Once Thomas did arrive, the Niners found themselves trying to figure out his best position. He started at the "big" end spot, sharing time with Tank Carradine while also kicking inside to be an interior rusher on obvious passing downs. The 49ers also tried him at the "Leo" spot, rushing from the other edge. All the moving around was difficult for Thomas, especially since he didn't have a full offseason to digest any one position.

"Playing different positions, you’ve got to learn a lot of stuff and do different things," 49ers defensive tackle DeForest Buckner said. "And in those different positions, there’s different skill sets you’ve got to use. It’s a lot of work to do, but Solomon is a great player, and he’s a smart guy, and he can handle all that kind of stuff. At the same time, being a rookie, you also have a big part of the game is the mental part, and he’s really had to get past that part. I feel like he has been throughout the season, and I feel like whatever the coaches give him, he’s determined to get it done."

With so many different jobs on his plate, Thomas often found himself having to re-train his brain on his assignments and techniques whenever he would move to a new spot. Now that he has an offseason in which he won't have to worry about training to run the 40-yard dash for most of it and can divvy up his time focusing on the different spots, Thomas believes it will allow him to polish his pass-rushing skills and begin simply reacting rather than thinking so much.

"I definitely have a lot to work on and a lot of things I need to improve on," Thomas said. "It’s a long season, and I’m just trying to go into next year with that feeling of progressing and trying to get ready for next year and be the best player I can for this team."

So, what are some things he wants to work on?

"Definitely just being a better pass-rusher overall," Thomas said. "There’s a lot of things -- work on your bend, violent hands, get off -- so I’m going to focus on all those things this offseason, and they’ll be a big part of what I key in on these next few months."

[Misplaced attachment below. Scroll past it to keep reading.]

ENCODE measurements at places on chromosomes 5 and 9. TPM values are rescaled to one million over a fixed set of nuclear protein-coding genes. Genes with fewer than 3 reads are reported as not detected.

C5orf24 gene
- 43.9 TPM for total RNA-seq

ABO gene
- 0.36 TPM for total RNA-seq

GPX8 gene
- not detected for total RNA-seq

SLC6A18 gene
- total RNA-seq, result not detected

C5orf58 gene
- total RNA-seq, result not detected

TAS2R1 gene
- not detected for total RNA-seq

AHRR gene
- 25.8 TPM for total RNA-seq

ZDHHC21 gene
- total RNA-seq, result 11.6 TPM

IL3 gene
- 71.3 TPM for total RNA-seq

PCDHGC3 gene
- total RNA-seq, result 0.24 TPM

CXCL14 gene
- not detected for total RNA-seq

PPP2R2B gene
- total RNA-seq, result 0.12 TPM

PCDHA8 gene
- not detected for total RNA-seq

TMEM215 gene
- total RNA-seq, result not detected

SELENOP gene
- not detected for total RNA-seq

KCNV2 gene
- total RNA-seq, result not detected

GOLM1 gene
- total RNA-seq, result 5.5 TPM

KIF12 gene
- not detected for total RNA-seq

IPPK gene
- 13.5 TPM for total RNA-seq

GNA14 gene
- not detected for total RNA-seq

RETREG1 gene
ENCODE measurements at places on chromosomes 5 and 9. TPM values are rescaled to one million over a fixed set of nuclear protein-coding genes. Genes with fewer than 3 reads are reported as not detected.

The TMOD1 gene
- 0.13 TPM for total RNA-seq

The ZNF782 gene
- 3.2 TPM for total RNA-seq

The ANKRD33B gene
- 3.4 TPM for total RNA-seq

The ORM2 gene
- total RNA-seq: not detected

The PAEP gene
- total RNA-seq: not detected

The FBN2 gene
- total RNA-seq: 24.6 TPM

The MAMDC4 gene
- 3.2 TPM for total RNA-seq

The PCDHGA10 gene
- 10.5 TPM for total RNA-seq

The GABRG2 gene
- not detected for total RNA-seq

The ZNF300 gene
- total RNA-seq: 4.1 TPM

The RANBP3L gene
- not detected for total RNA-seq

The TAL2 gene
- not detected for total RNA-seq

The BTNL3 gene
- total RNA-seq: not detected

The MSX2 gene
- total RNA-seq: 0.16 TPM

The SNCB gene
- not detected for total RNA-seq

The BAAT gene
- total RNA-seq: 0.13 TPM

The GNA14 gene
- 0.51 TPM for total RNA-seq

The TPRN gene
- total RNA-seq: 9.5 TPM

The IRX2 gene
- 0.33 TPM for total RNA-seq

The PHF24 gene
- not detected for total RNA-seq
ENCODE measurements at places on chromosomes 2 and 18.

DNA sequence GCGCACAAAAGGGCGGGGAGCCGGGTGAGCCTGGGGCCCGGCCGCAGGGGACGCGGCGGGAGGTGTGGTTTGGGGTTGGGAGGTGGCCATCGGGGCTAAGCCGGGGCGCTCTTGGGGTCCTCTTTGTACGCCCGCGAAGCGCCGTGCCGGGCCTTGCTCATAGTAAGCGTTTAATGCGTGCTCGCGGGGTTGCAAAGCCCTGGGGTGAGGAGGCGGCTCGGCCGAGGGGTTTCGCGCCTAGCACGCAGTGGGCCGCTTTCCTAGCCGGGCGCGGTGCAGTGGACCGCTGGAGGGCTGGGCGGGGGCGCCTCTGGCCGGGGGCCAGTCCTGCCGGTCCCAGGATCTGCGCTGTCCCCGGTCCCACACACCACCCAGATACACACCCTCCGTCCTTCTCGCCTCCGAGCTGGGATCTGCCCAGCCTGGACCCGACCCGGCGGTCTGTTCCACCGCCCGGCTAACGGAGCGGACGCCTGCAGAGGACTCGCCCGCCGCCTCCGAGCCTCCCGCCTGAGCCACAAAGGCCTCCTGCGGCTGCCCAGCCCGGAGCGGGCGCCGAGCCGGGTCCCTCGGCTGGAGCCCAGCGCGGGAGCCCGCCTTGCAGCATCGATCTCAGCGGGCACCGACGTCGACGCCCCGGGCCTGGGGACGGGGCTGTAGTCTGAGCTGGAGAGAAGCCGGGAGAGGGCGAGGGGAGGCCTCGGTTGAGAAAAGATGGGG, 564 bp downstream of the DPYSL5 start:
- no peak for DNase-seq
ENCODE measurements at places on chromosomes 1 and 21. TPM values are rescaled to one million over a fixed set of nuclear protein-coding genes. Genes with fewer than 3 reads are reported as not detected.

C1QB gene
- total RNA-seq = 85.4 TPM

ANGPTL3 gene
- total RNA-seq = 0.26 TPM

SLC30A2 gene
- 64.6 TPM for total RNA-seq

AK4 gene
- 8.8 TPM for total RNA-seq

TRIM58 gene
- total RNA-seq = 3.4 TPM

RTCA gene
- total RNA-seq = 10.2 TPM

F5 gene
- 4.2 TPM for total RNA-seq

Heading toward next season, chances are the 49ers will make finding someone capable of being a dynamic rusher from the "Leo" defensive end spot one of their top priorities in the free-agent market, the draft or both. That should allow Thomas to shift to the "big" end spot on a more permanent basis and then kick inside as a pass-rusher on third down.

In fact, Saleh already said putting Thomas next to Buckner on the interior is where the Niners believe Thomas is best suited as a pass-rusher. That puts the onus on the 49ers defense to get opponents into third-and-long situations on a more regular basis to create opportunities for Thomas to rush the passer.

For now, Thomas knows more will be expected of him in Year 2 and after a full offseason to work on his craft and understand the team's defense. But he doesn't plan to let the pressure take precedence over the process.

"I know it’s going to take time," Thomas said. "I know it’s not going to [happen] right away. I know it’s going to be a little bit, but I’m working my butt off and I’m going to become the player I need to be."